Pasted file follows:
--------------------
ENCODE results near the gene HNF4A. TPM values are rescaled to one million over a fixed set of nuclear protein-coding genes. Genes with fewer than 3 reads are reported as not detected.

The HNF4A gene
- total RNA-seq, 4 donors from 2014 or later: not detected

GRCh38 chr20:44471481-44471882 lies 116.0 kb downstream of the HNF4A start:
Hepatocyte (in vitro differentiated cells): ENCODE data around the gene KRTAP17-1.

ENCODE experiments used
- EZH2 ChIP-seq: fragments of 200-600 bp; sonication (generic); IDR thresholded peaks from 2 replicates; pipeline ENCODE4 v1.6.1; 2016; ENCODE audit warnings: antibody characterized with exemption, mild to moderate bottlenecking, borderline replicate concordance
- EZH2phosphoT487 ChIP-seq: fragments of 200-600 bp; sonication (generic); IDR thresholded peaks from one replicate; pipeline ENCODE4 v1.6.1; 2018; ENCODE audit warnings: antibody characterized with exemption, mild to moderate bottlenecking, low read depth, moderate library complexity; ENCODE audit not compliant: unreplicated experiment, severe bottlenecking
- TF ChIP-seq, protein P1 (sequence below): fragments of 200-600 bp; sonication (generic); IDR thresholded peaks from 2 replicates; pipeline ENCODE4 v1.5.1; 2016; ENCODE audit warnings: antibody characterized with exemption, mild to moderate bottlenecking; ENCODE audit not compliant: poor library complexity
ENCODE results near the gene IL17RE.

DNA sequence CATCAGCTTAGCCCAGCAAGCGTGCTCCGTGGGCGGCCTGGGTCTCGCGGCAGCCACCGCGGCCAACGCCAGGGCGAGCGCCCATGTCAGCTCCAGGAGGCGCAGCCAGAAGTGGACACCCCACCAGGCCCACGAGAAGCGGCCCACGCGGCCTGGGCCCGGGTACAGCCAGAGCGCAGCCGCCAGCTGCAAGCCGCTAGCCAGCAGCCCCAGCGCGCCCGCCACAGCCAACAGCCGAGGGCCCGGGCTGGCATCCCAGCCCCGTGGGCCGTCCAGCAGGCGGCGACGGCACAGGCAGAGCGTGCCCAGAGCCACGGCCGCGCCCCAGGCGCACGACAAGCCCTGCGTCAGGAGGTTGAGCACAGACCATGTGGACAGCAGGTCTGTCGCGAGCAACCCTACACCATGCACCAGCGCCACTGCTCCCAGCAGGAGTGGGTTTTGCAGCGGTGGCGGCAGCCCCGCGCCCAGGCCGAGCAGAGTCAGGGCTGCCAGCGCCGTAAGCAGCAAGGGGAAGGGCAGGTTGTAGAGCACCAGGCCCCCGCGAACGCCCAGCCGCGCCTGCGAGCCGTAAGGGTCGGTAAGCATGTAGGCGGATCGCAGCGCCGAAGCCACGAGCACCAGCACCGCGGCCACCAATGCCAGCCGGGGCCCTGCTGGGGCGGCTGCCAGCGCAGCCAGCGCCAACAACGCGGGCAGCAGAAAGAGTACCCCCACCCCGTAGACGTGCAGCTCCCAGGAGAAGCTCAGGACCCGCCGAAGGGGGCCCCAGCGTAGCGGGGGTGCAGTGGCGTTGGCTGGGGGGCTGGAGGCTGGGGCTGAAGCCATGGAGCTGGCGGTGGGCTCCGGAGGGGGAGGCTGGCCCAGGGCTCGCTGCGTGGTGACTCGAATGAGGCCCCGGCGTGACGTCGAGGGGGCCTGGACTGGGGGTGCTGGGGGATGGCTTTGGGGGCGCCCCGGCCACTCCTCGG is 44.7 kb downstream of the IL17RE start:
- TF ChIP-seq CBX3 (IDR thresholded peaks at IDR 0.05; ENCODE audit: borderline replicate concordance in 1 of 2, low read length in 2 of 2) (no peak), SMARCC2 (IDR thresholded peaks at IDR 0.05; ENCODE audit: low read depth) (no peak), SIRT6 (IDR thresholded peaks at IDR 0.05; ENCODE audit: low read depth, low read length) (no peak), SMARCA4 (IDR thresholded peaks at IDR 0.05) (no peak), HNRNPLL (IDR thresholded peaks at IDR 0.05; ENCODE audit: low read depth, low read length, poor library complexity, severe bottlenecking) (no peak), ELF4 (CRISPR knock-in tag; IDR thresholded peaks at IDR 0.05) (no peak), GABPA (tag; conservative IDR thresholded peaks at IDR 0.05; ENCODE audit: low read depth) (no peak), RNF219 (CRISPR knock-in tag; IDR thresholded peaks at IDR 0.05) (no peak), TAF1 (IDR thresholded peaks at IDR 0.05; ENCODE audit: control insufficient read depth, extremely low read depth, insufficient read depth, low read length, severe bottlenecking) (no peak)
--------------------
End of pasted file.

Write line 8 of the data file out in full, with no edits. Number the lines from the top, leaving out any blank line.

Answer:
- EZH2phosphoT487 ChIP-seq: fragments of 200-600 bp; sonication (generic); IDR thresholded peaks from one replicate; pipeline ENCODE4 v1.6.1; 2018; ENCODE audit warnings: antibody characterized with exemption, mild to moderate bottlenecking, low read depth, moderate library complexity; ENCODE audit not compliant: unreplicated experiment, severe bottlenecking